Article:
The main events of prominent live poker tournaments used to be the highlight of the series, but a brand-new breed of competitions threatened to strip them of all their glory. While the main events keep bringing together the most players, it is the highroller tournaments that act as a magnet for the best poker players. The European Poker Tour Monte Carlo Grand Final High Roller event made no exception and it was well-known poker Pro Philipp Gruissem who emerged victorious.
This is one of the guys who can afford to participate in plenty of highroller competitions and he made a habit of buying in for all prominent ones. It would’ve come as a huge surprise for him to miss the Monaco event, despite the fact that he had to pay $25,000 just to get a seat. This is the price that all poker pros had to pay and only the best ones decided to take a leap of faith, knowing that they will be competing against equally competent opponents.
Philipp Gruissem has a reputation of being extremely effective at highroller tournaments and the fact that he lock horns with the likes of Sam Trickett, Phil Ivey, Eric Seidel, Daniel Negreanu, or Antonio Esfandiari made no difference to him. With so many players interested in this tournament, it comes as no surprise that the winner was expected to win in excess of €1 million. The only reason for why this didn’t happen is that the remaining two players decided to split the prize according to their chip stacks.
This is common practice at major tournaments and with so much money on the table, it would’ve been unreasonable for the remaining players to refuse a potential deal. Gruissem had a slight advantage in chips and as a result he was guaranteed to win more money even if he would’ve come in second, but he found the resources to win the competition. Once an agreement was reached, the remaining players didn’t bother to play for too long and in a matter of hands it was all over.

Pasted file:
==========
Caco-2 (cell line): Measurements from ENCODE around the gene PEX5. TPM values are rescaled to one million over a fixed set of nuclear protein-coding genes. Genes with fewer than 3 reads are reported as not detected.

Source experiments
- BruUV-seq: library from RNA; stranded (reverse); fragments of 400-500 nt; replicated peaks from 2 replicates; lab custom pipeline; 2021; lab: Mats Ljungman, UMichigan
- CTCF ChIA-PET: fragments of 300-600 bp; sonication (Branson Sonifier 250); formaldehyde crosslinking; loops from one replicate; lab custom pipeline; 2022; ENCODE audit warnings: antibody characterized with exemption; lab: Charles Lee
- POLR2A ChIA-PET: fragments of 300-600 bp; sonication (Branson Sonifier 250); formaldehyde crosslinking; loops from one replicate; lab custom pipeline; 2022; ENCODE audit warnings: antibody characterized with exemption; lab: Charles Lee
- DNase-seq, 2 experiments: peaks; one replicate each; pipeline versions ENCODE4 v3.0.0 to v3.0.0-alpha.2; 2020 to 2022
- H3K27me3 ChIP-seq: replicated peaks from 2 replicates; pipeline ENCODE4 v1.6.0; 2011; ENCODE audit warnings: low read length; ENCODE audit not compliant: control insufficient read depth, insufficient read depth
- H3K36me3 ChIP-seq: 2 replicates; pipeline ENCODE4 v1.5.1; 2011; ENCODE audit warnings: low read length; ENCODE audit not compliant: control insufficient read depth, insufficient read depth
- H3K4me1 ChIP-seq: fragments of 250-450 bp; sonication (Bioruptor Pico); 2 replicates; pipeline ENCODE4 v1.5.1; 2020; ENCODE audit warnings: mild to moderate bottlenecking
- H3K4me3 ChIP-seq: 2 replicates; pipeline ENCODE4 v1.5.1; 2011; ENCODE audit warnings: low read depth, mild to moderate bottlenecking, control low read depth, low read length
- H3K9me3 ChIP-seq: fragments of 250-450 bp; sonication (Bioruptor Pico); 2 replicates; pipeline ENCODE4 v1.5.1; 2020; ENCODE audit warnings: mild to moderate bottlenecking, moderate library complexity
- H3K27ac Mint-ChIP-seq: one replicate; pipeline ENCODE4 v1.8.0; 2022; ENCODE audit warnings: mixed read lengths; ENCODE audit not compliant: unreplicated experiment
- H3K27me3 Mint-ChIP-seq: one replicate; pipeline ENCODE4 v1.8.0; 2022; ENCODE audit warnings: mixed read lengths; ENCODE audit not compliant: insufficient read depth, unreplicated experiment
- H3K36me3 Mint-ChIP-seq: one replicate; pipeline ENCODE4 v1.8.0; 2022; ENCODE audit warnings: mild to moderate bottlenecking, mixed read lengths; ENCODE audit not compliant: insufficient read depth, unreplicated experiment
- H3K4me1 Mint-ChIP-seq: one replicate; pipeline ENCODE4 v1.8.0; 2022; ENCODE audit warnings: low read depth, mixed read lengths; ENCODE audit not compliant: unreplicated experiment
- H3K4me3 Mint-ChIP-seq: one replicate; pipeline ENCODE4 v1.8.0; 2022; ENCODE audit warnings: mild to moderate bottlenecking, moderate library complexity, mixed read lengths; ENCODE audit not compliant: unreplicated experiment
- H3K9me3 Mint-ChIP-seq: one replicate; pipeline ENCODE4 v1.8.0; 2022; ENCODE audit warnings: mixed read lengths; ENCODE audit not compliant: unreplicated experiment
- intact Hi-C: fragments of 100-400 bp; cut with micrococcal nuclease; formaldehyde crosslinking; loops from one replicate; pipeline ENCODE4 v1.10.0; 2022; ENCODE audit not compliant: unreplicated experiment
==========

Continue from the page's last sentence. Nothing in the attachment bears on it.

Gruissem has a reputation of being not only a very good poker player but also a charitable person, with 10% of his winnings being donated. On this particular occasion, almost €100,000 will end up helping those less fortunate overcome many obstacles, so those who made the final table and failed to win the event can find solace in that. Only nine players made it this far and if you’re wondering how much money each of them got, all you need to do is to check out this list:
- Philipp Gruissem – €993,963
- Scott Seiver – €857,637
- Davidi Kitai – €526,400
- John Juanda – €426,800
- Byron Kaverman – €337,650
- Martin Finger – €256,400
- Stephen Chidwick – €187,200
- Chenxiang Miao – €136,900
- Pascal Lefrancois – €113,250